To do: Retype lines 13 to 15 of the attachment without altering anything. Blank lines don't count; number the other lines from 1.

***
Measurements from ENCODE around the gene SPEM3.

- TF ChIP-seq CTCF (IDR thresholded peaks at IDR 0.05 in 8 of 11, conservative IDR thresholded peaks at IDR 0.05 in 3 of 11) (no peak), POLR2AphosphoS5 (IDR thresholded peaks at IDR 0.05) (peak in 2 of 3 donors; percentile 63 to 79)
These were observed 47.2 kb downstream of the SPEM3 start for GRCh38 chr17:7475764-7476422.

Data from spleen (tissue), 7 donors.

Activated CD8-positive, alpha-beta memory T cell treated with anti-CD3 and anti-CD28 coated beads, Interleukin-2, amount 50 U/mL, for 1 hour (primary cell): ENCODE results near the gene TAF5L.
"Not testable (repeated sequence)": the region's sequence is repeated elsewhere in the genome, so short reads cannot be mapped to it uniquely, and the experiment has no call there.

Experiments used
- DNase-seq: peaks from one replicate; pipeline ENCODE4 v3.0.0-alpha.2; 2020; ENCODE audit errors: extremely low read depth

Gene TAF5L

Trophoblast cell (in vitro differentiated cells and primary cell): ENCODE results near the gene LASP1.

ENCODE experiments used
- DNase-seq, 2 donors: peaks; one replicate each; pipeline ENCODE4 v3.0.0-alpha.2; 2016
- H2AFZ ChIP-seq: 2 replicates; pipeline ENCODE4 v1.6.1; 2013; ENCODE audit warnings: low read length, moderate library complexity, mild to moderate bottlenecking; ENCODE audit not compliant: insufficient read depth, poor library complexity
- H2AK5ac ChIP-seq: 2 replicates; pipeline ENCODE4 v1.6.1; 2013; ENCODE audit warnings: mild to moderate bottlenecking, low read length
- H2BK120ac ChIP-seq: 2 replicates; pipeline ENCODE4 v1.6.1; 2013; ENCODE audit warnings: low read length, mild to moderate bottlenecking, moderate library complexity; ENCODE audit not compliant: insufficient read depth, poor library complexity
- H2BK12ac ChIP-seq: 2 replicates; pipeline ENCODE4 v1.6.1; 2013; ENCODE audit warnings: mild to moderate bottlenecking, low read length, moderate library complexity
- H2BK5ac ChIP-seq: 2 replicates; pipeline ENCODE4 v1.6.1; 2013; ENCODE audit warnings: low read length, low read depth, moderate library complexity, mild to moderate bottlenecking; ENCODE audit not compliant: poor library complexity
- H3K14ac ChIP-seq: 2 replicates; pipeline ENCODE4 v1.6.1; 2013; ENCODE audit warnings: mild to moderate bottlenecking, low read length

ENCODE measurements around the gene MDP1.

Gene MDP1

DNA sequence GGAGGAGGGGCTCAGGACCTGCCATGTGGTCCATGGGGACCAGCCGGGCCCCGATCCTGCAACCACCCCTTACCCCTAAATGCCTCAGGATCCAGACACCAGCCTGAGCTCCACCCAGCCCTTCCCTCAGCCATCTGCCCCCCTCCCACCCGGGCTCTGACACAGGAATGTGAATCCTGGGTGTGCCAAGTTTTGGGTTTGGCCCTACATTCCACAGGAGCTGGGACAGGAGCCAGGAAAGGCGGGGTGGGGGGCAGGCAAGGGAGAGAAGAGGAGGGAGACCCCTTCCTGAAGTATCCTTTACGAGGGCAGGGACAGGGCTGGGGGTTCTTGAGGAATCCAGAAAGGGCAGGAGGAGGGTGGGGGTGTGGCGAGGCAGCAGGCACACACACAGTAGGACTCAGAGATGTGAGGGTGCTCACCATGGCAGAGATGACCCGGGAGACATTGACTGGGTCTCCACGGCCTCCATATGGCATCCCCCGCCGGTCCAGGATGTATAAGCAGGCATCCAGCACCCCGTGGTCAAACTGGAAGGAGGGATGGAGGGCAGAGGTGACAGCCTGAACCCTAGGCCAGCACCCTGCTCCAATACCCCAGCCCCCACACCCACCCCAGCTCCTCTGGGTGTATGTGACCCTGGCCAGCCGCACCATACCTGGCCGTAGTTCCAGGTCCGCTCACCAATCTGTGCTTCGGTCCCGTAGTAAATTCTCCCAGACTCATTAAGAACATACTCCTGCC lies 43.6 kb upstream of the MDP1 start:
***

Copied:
- H2AFZ ChIP-seq: 2 replicates; pipeline ENCODE4 v1.6.1; 2013; ENCODE audit warnings: low read length, moderate library complexity, mild to moderate bottlenecking; ENCODE audit not compliant: insufficient read depth, poor library complexity
- H2AK5ac ChIP-seq: 2 replicates; pipeline ENCODE4 v1.6.1; 2013; ENCODE audit warnings: mild to moderate bottlenecking, low read length
- H2BK120ac ChIP-seq: 2 replicates; pipeline ENCODE4 v1.6.1; 2013; ENCODE audit warnings: low read length, mild to moderate bottlenecking, moderate library complexity; ENCODE audit not compliant: insufficient read depth, poor library complexity